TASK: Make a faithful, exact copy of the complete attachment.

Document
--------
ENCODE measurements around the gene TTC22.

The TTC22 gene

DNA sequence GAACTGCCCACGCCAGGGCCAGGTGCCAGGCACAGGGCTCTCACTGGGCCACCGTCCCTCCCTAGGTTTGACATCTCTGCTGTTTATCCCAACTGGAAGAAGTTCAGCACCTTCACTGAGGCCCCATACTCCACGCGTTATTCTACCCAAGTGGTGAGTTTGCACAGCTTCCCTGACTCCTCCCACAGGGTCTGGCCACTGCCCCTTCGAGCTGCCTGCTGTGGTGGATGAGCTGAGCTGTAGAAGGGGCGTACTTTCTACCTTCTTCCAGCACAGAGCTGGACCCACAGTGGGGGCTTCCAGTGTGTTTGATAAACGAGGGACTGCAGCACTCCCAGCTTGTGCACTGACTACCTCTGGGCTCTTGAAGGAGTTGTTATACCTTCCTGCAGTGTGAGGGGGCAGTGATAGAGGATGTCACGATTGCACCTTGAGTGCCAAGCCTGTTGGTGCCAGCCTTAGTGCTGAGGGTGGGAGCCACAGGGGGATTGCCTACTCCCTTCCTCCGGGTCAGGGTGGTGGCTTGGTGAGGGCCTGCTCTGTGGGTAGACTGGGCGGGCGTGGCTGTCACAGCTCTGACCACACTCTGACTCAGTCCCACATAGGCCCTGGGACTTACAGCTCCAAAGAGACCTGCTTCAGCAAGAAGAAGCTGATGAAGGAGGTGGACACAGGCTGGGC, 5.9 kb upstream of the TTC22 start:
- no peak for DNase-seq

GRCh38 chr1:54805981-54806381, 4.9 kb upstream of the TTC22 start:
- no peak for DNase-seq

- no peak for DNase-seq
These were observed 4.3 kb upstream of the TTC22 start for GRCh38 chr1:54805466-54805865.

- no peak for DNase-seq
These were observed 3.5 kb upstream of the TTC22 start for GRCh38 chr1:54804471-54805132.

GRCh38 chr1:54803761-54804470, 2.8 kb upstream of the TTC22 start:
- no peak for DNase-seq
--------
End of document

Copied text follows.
ENCODE measurements around the gene TTC22.

The TTC22 gene

DNA sequence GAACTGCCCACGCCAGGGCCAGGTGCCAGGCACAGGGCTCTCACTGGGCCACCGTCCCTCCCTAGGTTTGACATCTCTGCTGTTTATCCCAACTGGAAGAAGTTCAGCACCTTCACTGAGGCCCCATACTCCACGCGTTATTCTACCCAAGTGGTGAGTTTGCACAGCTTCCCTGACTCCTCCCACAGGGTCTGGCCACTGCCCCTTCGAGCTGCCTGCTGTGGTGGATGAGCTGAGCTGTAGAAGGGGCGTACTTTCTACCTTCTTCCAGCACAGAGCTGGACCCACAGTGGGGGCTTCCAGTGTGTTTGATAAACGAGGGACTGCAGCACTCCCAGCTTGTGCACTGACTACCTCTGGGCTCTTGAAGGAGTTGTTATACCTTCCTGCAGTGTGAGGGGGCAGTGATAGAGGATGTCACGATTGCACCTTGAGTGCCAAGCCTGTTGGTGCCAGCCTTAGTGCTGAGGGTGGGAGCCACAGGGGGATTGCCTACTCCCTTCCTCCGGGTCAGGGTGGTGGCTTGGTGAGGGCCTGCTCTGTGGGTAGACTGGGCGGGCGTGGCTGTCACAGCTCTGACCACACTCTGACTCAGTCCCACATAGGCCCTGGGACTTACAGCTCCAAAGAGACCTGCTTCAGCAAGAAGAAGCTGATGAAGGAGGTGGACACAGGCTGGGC, 5.9 kb upstream of the TTC22 start:
- no peak for DNase-seq

GRCh38 chr1:54805981-54806381, 4.9 kb upstream of the TTC22 start:
- no peak for DNase-seq

- no peak for DNase-seq
These were observed 4.3 kb upstream of the TTC22 start for GRCh38 chr1:54805466-54805865.

- no peak for DNase-seq
These were observed 3.5 kb upstream of the TTC22 start for GRCh38 chr1:54804471-54805132.

GRCh38 chr1:54803761-54804470, 2.8 kb upstream of the TTC22 start:
- no peak for DNase-seq